Garnet Jackson, Cheryl Hanna, Selma Burke: Artist, Cleveland, Modern Curriculum Press, 1994
Sensitized to African art from an early age, Selma Burke quit her job as a housekeeper in 1935 to study the arts at Sarah Lawrence College, where she met her future husband, the well-known author Claude McKay. Sharing the same interest in African heritage and blackness, the two contributed to the spread of the Harlem Renaissance movement. S. Burke invested in the Harlem Artist Guild and the Harlem Community Art Center, where she taught under the direction of artist Augusta Savage, through whom she was able to participate in the Salon of Contemporary Negro Art. The prizes that S. Burke received (Julius Rosenwald in 1935, Boehler Foundation in 1936) for sculptures of vigorous and sensual forms revealed her promising beginnings and the great nobility and depth with which she treated her portraits. In 1938, the artist left for Europe, where she studied the human figure with the sculptor Aristide Maillol, whose stylistic influence was crucial to her work. After returning to New York in 1939, she founded a modest art school in Greenwich Village while continuing her studies at Columbia before graduating in 1941.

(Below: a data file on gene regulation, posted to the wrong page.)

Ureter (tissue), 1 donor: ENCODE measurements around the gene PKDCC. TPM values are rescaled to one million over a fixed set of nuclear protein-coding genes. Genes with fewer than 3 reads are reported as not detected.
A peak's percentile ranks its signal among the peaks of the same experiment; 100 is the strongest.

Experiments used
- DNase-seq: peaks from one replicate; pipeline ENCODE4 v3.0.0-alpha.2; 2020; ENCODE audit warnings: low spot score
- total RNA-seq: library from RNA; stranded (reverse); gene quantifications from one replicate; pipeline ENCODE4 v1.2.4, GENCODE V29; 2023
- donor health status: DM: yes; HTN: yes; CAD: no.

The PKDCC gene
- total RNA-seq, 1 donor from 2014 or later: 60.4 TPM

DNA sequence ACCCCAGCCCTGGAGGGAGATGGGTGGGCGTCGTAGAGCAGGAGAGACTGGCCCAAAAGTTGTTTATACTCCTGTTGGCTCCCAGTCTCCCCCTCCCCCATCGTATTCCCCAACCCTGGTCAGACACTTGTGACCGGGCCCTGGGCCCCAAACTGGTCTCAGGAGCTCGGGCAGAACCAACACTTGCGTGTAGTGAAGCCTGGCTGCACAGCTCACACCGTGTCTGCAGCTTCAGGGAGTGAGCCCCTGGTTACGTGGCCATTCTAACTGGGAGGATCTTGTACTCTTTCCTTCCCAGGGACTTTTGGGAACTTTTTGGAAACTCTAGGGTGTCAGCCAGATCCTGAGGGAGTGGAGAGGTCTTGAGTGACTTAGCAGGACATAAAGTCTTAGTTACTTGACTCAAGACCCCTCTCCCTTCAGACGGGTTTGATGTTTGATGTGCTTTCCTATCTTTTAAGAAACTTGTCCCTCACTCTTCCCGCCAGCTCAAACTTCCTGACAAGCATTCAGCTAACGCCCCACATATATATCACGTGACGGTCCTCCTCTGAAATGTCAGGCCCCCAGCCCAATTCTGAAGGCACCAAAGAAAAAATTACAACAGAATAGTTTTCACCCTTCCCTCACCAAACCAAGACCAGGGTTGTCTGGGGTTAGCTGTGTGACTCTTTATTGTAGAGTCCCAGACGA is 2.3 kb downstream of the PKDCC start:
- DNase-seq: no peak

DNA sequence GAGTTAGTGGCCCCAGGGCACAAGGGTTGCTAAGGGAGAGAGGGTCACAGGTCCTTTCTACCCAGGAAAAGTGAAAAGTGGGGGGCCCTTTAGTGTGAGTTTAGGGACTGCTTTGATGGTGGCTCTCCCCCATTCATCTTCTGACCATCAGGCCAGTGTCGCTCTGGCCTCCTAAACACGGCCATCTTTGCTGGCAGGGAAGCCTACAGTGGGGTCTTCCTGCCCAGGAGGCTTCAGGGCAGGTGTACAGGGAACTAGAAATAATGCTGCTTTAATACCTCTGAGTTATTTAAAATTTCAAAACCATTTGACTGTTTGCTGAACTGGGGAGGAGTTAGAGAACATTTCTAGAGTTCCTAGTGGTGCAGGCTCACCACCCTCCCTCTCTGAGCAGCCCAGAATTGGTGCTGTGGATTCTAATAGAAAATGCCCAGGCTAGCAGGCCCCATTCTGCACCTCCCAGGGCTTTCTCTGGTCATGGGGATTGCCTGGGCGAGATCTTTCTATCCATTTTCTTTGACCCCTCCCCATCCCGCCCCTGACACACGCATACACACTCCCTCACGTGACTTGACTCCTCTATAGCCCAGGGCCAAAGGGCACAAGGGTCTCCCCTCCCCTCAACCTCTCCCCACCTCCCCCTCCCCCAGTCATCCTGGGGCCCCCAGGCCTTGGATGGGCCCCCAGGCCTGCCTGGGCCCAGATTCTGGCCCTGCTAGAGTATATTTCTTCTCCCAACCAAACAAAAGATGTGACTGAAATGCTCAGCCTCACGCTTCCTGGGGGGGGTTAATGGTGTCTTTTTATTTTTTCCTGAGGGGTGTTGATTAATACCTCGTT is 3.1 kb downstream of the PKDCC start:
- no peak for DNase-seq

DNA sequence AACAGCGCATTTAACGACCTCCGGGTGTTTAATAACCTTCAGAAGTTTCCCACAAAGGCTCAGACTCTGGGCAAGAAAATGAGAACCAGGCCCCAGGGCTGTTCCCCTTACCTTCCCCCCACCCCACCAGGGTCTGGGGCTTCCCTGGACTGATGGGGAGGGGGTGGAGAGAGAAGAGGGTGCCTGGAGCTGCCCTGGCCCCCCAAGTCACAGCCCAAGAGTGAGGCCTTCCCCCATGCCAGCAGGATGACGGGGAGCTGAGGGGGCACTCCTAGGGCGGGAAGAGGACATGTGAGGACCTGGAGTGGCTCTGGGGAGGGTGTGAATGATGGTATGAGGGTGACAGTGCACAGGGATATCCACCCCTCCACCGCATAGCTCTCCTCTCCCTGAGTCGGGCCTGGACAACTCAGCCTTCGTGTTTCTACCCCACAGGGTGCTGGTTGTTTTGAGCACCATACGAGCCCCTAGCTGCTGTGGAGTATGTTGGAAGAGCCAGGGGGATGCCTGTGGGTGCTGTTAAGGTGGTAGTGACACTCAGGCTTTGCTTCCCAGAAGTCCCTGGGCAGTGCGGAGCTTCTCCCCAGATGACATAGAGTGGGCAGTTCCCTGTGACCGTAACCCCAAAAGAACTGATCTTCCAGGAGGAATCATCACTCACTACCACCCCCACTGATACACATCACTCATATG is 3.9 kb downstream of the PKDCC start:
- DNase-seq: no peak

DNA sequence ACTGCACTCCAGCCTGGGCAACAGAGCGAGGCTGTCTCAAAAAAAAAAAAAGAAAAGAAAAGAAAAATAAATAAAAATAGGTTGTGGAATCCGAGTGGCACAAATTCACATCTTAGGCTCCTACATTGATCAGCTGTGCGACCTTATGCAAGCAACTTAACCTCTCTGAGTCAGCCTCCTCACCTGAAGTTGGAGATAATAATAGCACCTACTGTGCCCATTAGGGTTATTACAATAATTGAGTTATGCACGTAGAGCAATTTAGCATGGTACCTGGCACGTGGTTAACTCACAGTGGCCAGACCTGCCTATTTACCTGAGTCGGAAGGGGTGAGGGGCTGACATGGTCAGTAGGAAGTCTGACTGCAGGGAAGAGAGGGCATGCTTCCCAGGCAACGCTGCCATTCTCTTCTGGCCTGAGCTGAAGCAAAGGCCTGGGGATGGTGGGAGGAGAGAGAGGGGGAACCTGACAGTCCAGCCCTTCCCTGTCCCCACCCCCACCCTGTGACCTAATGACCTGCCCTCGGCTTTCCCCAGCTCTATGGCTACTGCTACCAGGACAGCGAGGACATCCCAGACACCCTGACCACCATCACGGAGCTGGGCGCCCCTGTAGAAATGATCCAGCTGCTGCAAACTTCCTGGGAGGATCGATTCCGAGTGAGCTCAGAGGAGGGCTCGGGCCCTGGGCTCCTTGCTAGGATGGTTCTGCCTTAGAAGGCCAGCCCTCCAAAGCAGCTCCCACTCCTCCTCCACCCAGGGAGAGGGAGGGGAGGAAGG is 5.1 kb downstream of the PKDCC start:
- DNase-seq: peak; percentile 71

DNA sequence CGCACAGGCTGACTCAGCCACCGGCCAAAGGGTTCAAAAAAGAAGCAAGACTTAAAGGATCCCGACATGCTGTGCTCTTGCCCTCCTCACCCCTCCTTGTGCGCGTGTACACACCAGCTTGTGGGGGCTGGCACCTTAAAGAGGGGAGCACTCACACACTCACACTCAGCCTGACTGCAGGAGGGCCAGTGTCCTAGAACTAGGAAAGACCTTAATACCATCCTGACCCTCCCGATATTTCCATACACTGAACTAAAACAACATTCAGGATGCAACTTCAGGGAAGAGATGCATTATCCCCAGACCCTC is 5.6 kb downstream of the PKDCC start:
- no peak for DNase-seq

In 1943, she won a national contest for sculpting a relief portrait of President Franklin D. Roosevelt. This portrait, for which the president posed twice, was approved by his widow in 1945. In 1949, S. Burke, now a widow, married the architect Herman Kobbe before moving to Pennsylvania, where she became an extremely active member in the cultural community. In 1980, she was commissioned for what would be her last monumental work–a portrait of Martin Luther King for Marshall Park in Charlotte, North Carolina–which speaks of her fame. Amongst her most well-known and emblematic works are Falling Angles (no date), which features an angel expelled out of paradise; and Jim (no date), with the striking and strong facial features typical of her style. In 1987, S. Burke received the Pearl S. Buck Foundation Women’s Award, saluting the professional, personal and social engagement of one of the most prolific Afro-American artists from the Harlem Renaissance.